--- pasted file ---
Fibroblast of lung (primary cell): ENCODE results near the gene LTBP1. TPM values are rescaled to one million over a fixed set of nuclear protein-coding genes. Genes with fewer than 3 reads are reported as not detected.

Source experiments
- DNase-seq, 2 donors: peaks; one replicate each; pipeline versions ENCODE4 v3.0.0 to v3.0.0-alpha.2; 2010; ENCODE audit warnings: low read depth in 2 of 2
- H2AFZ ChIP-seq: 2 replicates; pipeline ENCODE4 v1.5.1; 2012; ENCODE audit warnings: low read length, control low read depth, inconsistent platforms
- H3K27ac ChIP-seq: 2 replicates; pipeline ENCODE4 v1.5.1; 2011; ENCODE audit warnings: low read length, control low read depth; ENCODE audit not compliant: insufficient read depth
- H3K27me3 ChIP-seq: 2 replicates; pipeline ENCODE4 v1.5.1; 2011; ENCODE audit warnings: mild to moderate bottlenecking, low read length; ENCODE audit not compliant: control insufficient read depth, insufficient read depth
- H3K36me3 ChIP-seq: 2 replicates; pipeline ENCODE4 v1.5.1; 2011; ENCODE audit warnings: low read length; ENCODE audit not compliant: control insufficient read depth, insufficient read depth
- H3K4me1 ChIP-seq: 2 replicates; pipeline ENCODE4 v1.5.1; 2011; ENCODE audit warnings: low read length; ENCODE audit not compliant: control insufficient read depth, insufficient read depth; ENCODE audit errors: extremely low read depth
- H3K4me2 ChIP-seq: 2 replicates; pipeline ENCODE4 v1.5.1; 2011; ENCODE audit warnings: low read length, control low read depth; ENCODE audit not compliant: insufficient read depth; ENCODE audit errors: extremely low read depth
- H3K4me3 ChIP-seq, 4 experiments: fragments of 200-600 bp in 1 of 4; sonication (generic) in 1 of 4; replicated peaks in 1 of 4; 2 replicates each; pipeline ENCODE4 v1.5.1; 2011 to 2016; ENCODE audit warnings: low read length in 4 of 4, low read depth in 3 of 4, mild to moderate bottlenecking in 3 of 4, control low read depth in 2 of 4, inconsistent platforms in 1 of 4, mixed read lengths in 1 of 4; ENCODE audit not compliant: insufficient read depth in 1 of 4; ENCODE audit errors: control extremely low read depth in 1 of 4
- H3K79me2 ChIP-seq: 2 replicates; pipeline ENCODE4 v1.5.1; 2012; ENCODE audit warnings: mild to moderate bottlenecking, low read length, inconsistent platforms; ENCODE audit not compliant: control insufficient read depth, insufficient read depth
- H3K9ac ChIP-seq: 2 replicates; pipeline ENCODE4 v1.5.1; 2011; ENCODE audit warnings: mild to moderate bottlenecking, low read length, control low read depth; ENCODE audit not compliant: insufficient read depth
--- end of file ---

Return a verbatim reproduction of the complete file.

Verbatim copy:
Fibroblast of lung (primary cell): ENCODE results near the gene LTBP1. TPM values are rescaled to one million over a fixed set of nuclear protein-coding genes. Genes with fewer than 3 reads are reported as not detected.

Source experiments
- DNase-seq, 2 donors: peaks; one replicate each; pipeline versions ENCODE4 v3.0.0 to v3.0.0-alpha.2; 2010; ENCODE audit warnings: low read depth in 2 of 2
- H2AFZ ChIP-seq: 2 replicates; pipeline ENCODE4 v1.5.1; 2012; ENCODE audit warnings: low read length, control low read depth, inconsistent platforms
- H3K27ac ChIP-seq: 2 replicates; pipeline ENCODE4 v1.5.1; 2011; ENCODE audit warnings: low read length, control low read depth; ENCODE audit not compliant: insufficient read depth
- H3K27me3 ChIP-seq: 2 replicates; pipeline ENCODE4 v1.5.1; 2011; ENCODE audit warnings: mild to moderate bottlenecking, low read length; ENCODE audit not compliant: control insufficient read depth, insufficient read depth
- H3K36me3 ChIP-seq: 2 replicates; pipeline ENCODE4 v1.5.1; 2011; ENCODE audit warnings: low read length; ENCODE audit not compliant: control insufficient read depth, insufficient read depth
- H3K4me1 ChIP-seq: 2 replicates; pipeline ENCODE4 v1.5.1; 2011; ENCODE audit warnings: low read length; ENCODE audit not compliant: control insufficient read depth, insufficient read depth; ENCODE audit errors: extremely low read depth
- H3K4me2 ChIP-seq: 2 replicates; pipeline ENCODE4 v1.5.1; 2011; ENCODE audit warnings: low read length, control low read depth; ENCODE audit not compliant: insufficient read depth; ENCODE audit errors: extremely low read depth
- H3K4me3 ChIP-seq, 4 experiments: fragments of 200-600 bp in 1 of 4; sonication (generic) in 1 of 4; replicated peaks in 1 of 4; 2 replicates each; pipeline ENCODE4 v1.5.1; 2011 to 2016; ENCODE audit warnings: low read length in 4 of 4, low read depth in 3 of 4, mild to moderate bottlenecking in 3 of 4, control low read depth in 2 of 4, inconsistent platforms in 1 of 4, mixed read lengths in 1 of 4; ENCODE audit not compliant: insufficient read depth in 1 of 4; ENCODE audit errors: control extremely low read depth in 1 of 4
- H3K79me2 ChIP-seq: 2 replicates; pipeline ENCODE4 v1.5.1; 2012; ENCODE audit warnings: mild to moderate bottlenecking, low read length, inconsistent platforms; ENCODE audit not compliant: control insufficient read depth, insufficient read depth
- H3K9ac ChIP-seq: 2 replicates; pipeline ENCODE4 v1.5.1; 2011; ENCODE audit warnings: mild to moderate bottlenecking, low read length, control low read depth; ENCODE audit not compliant: insufficient read depth